Farmington River Report 4/19/16: “I suck at nymphing.”

That’s how my client David summed up his subsurface skills on the phone.

It may have been true a few days ago. But not today. No sir.  Today, friends, David was a steely-eyed nymphing missile man. He put a hurting on the trout with a yarn indicator, a single BB shot, some Pheasant Tails, and a fierce resolve to overcome that northern banshee we call wind. I don’t usually count fish, but we surpassed the dozen mark today. Way to go, David!

It must be the height of Hendrickson madness if the UpCountry lot is full at 8:45am on a Tuesday. We fished two spots outside the permanent TMA, and did well in both locations. (You know it’s going to be a good day when you hook a fish on your first demo cast.)  We fished a drop-shot rig under one of my home-brew yarn indicators; the top dropper was a size 16 soft-hackled Pheasant Tail, and our point fly was a size 12 BHSHPT or an Eagan’s Frenchie (thanks, Pete!) We took fish on all three flies.

Wind was a constant challenge, but I think we’ll take unfavorable conditions if a good bite is part of the package. Hatches were meh. There was a micro burst of Hendricksons shortly before 3pm, but it was over in a matter of minutes. David capped off his day by swinging a team of wets and hooking his first trout on that setup.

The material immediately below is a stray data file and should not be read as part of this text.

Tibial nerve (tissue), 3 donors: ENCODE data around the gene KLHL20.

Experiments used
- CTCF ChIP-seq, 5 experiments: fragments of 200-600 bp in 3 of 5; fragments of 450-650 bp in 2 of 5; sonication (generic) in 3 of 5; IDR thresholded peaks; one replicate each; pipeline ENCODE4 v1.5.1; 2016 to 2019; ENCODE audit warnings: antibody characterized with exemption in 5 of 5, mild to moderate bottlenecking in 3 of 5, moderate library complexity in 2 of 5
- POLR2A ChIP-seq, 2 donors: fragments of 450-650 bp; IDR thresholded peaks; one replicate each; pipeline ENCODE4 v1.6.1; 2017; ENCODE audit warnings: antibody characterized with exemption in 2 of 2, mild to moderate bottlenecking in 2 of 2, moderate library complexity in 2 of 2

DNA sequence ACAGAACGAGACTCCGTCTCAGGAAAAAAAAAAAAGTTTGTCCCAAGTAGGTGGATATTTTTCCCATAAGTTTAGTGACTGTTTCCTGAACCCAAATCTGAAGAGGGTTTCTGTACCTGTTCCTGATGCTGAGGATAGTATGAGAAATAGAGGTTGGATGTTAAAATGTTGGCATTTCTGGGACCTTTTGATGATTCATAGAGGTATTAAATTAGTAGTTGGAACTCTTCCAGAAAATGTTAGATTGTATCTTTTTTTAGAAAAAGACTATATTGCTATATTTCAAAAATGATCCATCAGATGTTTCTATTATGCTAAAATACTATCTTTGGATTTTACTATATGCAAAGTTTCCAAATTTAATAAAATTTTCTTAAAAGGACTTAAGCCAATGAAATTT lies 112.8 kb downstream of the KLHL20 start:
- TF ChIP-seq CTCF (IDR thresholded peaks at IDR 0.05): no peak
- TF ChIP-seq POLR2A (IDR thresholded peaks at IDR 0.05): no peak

Yup. Today did not suck.

A portrait of a dangerous nymphing machine.




6 comments on “Farmington River Report 4/19/16: “I suck at nymphing.”

  1. Jon says:

    So there is hope for those ‘nymphing impaired’ like me

  2. Pete Simoni says:

    Your Welcome Steve!! Glad you had a good day!! Enjoyed Monday sharing the water and the fish!!

  3. Joe GaNun says:

    I too suck at nymphing and as challenging as it is I find that trying to do it in fast / big pocket water is about as hard as it gets.

    • Steve Culton says:

      Hi Joe,

      You are not alone.

      But — what one person can do, another can, too. Once you break nymphing down to its basics (fly selection is not as important as where you fish, the speed of your drift, and the depth of your flies) things begin to fall into place. I encourage you to take a class or a private lesson. I have faith that you have the potential to not suck at nymphing. 🙂

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